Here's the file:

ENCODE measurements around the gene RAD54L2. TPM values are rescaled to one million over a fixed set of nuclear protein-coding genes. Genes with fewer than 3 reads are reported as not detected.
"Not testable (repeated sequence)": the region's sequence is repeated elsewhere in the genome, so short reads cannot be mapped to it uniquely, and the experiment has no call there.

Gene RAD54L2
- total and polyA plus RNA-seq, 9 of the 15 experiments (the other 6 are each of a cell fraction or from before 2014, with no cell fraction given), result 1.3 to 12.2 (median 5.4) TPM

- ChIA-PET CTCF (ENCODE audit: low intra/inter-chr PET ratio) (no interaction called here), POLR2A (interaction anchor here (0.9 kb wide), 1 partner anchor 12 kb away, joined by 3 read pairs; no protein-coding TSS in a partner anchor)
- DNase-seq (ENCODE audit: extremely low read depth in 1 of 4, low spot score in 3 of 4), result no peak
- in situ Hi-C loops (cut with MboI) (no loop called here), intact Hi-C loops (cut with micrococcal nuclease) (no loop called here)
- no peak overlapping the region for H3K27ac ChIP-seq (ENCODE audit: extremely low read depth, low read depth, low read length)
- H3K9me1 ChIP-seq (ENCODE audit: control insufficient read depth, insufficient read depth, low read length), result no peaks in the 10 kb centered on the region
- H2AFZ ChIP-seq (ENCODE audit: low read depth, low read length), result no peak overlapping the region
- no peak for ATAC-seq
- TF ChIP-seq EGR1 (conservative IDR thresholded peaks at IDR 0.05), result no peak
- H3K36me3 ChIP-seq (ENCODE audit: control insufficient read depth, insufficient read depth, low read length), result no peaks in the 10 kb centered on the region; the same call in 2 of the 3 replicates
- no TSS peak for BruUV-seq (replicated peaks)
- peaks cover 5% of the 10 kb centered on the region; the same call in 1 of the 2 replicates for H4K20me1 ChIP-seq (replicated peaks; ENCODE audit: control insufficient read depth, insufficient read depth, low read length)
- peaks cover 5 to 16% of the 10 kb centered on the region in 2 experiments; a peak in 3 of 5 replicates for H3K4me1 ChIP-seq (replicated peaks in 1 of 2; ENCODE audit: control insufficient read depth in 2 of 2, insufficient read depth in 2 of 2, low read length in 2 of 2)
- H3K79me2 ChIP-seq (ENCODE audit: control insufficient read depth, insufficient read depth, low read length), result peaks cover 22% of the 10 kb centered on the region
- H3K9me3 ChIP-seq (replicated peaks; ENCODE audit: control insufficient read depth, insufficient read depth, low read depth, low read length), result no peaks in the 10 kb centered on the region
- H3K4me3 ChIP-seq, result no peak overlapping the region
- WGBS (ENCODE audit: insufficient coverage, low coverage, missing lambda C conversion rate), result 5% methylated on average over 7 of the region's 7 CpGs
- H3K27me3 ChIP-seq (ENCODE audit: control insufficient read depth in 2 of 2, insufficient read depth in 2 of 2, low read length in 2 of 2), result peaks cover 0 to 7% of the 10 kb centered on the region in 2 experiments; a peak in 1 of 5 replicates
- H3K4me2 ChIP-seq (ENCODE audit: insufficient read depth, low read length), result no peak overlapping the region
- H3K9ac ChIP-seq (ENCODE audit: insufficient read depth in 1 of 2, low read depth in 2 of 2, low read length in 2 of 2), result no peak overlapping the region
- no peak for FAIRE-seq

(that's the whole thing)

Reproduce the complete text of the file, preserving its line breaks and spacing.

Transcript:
ENCODE measurements around the gene RAD54L2. TPM values are rescaled to one million over a fixed set of nuclear protein-coding genes. Genes with fewer than 3 reads are reported as not detected.
"Not testable (repeated sequence)": the region's sequence is repeated elsewhere in the genome, so short reads cannot be mapped to it uniquely, and the experiment has no call there.

Gene RAD54L2
- total and polyA plus RNA-seq, 9 of the 15 experiments (the other 6 are each of a cell fraction or from before 2014, with no cell fraction given), result 1.3 to 12.2 (median 5.4) TPM

- ChIA-PET CTCF (ENCODE audit: low intra/inter-chr PET ratio) (no interaction called here), POLR2A (interaction anchor here (0.9 kb wide), 1 partner anchor 12 kb away, joined by 3 read pairs; no protein-coding TSS in a partner anchor)
- DNase-seq (ENCODE audit: extremely low read depth in 1 of 4, low spot score in 3 of 4), result no peak
- in situ Hi-C loops (cut with MboI) (no loop called here), intact Hi-C loops (cut with micrococcal nuclease) (no loop called here)
- no peak overlapping the region for H3K27ac ChIP-seq (ENCODE audit: extremely low read depth, low read depth, low read length)
- H3K9me1 ChIP-seq (ENCODE audit: control insufficient read depth, insufficient read depth, low read length), result no peaks in the 10 kb centered on the region
- H2AFZ ChIP-seq (ENCODE audit: low read depth, low read length), result no peak overlapping the region
- no peak for ATAC-seq
- TF ChIP-seq EGR1 (conservative IDR thresholded peaks at IDR 0.05), result no peak
- H3K36me3 ChIP-seq (ENCODE audit: control insufficient read depth, insufficient read depth, low read length), result no peaks in the 10 kb centered on the region; the same call in 2 of the 3 replicates
- no TSS peak for BruUV-seq (replicated peaks)
- peaks cover 5% of the 10 kb centered on the region; the same call in 1 of the 2 replicates for H4K20me1 ChIP-seq (replicated peaks; ENCODE audit: control insufficient read depth, insufficient read depth, low read length)
- peaks cover 5 to 16% of the 10 kb centered on the region in 2 experiments; a peak in 3 of 5 replicates for H3K4me1 ChIP-seq (replicated peaks in 1 of 2; ENCODE audit: control insufficient read depth in 2 of 2, insufficient read depth in 2 of 2, low read length in 2 of 2)
- H3K79me2 ChIP-seq (ENCODE audit: control insufficient read depth, insufficient read depth, low read length), result peaks cover 22% of the 10 kb centered on the region
- H3K9me3 ChIP-seq (replicated peaks; ENCODE audit: control insufficient read depth, insufficient read depth, low read depth, low read length), result no peaks in the 10 kb centered on the region
- H3K4me3 ChIP-seq, result no peak overlapping the region
- WGBS (ENCODE audit: insufficient coverage, low coverage, missing lambda C conversion rate), result 5% methylated on average over 7 of the region's 7 CpGs
- H3K27me3 ChIP-seq (ENCODE audit: control insufficient read depth in 2 of 2, insufficient read depth in 2 of 2, low read length in 2 of 2), result peaks cover 0 to 7% of the 10 kb centered on the region in 2 experiments; a peak in 1 of 5 replicates
- H3K4me2 ChIP-seq (ENCODE audit: insufficient read depth, low read length), result no peak overlapping the region
- H3K9ac ChIP-seq (ENCODE audit: insufficient read depth in 1 of 2, low read depth in 2 of 2, low read length in 2 of 2), result no peak overlapping the region
- no peak for FAIRE-seq